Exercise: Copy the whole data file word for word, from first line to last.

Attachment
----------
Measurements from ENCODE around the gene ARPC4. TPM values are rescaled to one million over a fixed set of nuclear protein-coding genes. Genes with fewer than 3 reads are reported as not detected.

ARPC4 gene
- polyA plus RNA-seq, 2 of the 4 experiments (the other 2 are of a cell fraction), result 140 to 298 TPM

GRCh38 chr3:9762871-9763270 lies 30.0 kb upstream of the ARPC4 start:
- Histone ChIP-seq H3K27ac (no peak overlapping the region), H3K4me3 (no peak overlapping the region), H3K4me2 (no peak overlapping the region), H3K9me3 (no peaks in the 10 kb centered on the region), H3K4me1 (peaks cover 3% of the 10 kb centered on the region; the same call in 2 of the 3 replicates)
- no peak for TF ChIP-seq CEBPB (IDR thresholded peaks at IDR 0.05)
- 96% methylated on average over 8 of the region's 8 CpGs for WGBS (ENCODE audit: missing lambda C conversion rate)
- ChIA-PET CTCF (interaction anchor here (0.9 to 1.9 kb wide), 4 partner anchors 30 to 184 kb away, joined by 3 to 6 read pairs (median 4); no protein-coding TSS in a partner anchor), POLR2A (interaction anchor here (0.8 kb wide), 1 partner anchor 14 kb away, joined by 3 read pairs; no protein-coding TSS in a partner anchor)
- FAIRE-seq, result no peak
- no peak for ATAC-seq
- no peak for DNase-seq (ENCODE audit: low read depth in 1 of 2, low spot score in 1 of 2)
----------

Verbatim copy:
Measurements from ENCODE around the gene ARPC4. TPM values are rescaled to one million over a fixed set of nuclear protein-coding genes. Genes with fewer than 3 reads are reported as not detected.

ARPC4 gene
- polyA plus RNA-seq, 2 of the 4 experiments (the other 2 are of a cell fraction), result 140 to 298 TPM

GRCh38 chr3:9762871-9763270 lies 30.0 kb upstream of the ARPC4 start:
- Histone ChIP-seq H3K27ac (no peak overlapping the region), H3K4me3 (no peak overlapping the region), H3K4me2 (no peak overlapping the region), H3K9me3 (no peaks in the 10 kb centered on the region), H3K4me1 (peaks cover 3% of the 10 kb centered on the region; the same call in 2 of the 3 replicates)
- no peak for TF ChIP-seq CEBPB (IDR thresholded peaks at IDR 0.05)
- 96% methylated on average over 8 of the region's 8 CpGs for WGBS (ENCODE audit: missing lambda C conversion rate)
- ChIA-PET CTCF (interaction anchor here (0.9 to 1.9 kb wide), 4 partner anchors 30 to 184 kb away, joined by 3 to 6 read pairs (median 4); no protein-coding TSS in a partner anchor), POLR2A (interaction anchor here (0.8 kb wide), 1 partner anchor 14 kb away, joined by 3 read pairs; no protein-coding TSS in a partner anchor)
- FAIRE-seq, result no peak
- no peak for ATAC-seq
- no peak for DNase-seq (ENCODE audit: low read depth in 1 of 2, low spot score in 1 of 2)